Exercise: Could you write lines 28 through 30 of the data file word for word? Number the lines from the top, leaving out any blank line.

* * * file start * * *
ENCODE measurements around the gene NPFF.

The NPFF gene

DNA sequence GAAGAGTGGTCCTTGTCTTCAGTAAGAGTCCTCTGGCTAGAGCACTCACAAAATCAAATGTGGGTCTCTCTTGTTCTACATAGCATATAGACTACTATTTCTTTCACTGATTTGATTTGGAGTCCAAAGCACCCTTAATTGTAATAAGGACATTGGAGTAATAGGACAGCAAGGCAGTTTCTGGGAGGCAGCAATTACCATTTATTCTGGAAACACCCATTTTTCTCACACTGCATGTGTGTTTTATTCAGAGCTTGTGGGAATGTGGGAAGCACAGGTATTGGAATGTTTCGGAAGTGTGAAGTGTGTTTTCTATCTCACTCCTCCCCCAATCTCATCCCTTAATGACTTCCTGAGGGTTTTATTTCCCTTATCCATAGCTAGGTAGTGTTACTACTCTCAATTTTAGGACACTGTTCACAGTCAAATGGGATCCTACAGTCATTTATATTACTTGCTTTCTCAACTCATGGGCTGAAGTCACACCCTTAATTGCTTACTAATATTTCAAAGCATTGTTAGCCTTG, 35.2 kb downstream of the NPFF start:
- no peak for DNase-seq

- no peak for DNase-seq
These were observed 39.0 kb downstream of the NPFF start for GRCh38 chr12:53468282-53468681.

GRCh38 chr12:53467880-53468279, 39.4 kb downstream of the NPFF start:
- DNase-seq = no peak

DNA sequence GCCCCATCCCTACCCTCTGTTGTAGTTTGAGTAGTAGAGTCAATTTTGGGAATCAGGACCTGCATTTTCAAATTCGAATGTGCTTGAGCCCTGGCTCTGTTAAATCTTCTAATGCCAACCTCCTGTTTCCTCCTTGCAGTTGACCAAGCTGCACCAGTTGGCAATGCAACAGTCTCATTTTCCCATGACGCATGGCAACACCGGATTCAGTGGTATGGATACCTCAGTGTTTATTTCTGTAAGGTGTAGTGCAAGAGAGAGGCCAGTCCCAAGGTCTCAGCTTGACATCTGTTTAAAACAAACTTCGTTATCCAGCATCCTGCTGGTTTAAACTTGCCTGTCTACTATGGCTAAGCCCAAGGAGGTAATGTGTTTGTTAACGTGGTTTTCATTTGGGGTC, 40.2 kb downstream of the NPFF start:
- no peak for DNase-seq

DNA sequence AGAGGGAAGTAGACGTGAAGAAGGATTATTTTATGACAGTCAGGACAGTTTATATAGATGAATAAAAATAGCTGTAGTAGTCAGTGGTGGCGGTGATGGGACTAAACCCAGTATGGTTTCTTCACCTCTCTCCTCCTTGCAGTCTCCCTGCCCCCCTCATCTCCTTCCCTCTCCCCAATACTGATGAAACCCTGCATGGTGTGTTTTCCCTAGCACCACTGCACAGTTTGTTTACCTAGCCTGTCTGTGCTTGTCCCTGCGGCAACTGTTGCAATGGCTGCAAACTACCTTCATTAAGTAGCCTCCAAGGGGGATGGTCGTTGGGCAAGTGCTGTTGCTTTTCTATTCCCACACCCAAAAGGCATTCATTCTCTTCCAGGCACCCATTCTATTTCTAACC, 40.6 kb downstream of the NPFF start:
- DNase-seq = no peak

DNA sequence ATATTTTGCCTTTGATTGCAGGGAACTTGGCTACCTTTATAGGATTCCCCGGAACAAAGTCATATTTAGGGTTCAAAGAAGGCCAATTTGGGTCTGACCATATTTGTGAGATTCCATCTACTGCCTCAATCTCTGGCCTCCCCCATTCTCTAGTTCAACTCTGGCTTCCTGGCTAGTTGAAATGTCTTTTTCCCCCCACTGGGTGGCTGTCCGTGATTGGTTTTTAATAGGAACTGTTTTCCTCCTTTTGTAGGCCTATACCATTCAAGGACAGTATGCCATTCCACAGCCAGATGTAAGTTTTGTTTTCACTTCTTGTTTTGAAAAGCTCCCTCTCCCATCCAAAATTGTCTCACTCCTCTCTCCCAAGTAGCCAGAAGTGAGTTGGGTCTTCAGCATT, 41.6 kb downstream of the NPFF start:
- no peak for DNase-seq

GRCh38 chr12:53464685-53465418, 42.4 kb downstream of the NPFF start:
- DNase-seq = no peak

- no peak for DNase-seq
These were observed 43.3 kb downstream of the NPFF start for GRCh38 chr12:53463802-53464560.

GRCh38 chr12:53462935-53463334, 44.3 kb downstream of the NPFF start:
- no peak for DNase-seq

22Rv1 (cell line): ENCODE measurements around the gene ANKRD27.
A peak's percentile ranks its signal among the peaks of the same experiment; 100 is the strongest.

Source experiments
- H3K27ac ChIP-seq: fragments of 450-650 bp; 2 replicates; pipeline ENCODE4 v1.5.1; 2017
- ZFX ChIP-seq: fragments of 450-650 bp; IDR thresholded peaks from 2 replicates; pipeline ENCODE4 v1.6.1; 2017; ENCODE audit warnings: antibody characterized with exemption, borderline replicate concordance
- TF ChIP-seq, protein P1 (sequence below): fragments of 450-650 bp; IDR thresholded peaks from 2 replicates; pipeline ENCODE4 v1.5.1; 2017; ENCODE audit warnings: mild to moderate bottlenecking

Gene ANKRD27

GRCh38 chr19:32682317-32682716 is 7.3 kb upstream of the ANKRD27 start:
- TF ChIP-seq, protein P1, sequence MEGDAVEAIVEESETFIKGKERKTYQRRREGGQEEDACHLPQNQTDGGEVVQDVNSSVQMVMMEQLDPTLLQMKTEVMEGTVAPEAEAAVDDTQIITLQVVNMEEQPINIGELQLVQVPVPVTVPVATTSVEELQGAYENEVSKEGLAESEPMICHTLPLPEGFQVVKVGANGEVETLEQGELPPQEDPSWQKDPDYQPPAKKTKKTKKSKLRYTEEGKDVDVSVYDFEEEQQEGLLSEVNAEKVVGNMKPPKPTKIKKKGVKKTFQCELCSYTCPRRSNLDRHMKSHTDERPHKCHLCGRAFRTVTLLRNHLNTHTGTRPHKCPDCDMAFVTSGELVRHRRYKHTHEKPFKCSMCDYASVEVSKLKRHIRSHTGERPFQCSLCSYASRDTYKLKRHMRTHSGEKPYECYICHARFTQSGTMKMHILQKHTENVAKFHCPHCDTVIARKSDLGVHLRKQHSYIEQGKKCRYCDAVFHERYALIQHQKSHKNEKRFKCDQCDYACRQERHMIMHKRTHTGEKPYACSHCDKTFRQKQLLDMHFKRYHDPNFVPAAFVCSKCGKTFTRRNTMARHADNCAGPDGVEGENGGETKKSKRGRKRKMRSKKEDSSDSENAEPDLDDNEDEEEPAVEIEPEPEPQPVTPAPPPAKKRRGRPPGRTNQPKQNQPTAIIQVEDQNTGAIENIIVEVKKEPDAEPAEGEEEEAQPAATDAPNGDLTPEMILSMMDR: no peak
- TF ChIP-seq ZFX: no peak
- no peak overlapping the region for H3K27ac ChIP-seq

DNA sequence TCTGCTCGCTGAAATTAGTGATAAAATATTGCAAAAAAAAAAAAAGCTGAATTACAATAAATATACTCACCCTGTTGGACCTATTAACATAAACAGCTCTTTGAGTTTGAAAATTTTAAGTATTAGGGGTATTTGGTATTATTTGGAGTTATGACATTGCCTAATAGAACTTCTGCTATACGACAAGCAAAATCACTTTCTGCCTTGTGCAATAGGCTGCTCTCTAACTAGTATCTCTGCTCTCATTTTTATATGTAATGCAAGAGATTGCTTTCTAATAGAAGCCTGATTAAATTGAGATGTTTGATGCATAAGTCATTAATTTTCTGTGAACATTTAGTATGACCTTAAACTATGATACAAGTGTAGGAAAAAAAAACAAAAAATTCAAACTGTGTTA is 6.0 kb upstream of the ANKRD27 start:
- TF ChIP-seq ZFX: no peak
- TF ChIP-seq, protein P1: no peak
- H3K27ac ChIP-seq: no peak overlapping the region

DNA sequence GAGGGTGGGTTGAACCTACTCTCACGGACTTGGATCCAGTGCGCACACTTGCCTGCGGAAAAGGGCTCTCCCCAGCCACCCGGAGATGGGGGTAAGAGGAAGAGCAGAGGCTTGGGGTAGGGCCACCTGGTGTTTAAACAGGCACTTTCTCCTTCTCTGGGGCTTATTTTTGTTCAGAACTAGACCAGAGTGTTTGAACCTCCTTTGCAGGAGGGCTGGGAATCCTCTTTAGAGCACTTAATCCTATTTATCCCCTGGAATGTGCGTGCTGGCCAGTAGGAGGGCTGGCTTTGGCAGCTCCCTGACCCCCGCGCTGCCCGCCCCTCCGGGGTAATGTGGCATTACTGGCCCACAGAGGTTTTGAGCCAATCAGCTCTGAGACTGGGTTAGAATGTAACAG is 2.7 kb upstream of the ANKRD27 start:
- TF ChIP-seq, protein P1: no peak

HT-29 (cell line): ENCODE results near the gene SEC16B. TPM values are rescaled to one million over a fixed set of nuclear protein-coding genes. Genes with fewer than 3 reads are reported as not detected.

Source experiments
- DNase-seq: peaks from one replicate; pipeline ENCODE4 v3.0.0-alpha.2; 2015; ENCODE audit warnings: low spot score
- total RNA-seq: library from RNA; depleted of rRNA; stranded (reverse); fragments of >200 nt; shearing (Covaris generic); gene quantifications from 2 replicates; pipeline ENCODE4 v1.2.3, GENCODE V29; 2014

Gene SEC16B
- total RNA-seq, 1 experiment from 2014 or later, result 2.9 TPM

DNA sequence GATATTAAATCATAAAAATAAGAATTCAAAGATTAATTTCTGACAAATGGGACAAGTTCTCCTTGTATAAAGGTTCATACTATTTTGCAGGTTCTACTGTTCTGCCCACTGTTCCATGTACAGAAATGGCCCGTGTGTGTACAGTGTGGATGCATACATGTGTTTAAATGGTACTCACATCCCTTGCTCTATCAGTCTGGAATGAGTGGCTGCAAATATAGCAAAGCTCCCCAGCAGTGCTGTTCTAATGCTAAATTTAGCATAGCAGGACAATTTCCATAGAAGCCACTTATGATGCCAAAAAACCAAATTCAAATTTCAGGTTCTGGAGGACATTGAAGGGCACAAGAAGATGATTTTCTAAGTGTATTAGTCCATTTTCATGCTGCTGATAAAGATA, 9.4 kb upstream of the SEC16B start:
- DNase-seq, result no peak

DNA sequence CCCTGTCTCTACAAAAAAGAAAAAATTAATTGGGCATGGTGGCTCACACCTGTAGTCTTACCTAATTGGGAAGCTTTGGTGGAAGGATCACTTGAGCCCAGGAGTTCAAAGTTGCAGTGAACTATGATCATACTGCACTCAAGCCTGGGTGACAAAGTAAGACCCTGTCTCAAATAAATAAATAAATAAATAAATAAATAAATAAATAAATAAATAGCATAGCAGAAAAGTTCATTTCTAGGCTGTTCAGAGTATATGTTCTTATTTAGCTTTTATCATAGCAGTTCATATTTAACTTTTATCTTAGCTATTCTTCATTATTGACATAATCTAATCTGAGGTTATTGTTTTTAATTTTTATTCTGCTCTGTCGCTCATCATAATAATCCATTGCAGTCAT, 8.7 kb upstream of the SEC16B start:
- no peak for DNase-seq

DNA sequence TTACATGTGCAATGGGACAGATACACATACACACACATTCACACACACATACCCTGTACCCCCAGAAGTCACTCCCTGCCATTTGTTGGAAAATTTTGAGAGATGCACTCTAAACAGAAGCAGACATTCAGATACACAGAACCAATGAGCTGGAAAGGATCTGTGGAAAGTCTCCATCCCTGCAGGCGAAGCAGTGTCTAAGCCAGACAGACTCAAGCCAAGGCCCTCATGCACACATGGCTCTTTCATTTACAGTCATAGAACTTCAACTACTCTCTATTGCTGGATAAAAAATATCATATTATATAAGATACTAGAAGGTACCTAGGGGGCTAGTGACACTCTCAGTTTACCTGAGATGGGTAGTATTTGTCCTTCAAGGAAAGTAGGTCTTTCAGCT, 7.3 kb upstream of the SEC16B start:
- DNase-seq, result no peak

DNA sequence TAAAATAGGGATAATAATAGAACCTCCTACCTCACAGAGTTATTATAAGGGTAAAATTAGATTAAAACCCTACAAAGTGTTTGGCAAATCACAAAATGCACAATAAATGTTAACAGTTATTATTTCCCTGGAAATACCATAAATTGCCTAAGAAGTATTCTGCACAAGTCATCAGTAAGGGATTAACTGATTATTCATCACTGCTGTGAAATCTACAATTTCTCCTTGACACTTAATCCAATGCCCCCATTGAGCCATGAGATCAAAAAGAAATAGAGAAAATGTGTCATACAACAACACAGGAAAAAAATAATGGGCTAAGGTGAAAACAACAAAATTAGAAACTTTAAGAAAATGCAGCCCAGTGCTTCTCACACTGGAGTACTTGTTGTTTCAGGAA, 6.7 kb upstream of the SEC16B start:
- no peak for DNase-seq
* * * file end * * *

GRCh38 chr19:32682317-32682716 is 7.3 kb upstream of the ANKRD27 start:
- TF ChIP-seq, protein P1, sequence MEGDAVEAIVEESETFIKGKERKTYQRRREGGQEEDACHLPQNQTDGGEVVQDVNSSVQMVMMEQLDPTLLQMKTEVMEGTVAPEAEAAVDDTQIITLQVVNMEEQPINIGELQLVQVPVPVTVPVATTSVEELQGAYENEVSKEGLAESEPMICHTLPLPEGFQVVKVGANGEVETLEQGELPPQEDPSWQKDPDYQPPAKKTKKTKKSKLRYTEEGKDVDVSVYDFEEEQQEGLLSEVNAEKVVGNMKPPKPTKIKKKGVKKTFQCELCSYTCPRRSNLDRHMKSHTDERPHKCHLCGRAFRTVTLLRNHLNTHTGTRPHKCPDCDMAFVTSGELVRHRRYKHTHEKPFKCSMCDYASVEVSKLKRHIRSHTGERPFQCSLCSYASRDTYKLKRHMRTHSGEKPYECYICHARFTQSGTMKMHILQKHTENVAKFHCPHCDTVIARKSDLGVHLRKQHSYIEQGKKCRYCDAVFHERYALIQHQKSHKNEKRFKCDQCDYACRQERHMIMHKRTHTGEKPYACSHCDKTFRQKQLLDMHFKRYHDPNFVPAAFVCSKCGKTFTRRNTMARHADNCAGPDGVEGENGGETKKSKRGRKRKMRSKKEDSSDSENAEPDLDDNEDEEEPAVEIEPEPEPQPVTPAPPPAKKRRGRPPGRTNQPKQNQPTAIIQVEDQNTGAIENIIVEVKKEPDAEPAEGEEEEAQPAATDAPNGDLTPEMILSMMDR: no peak
- TF ChIP-seq ZFX: no peak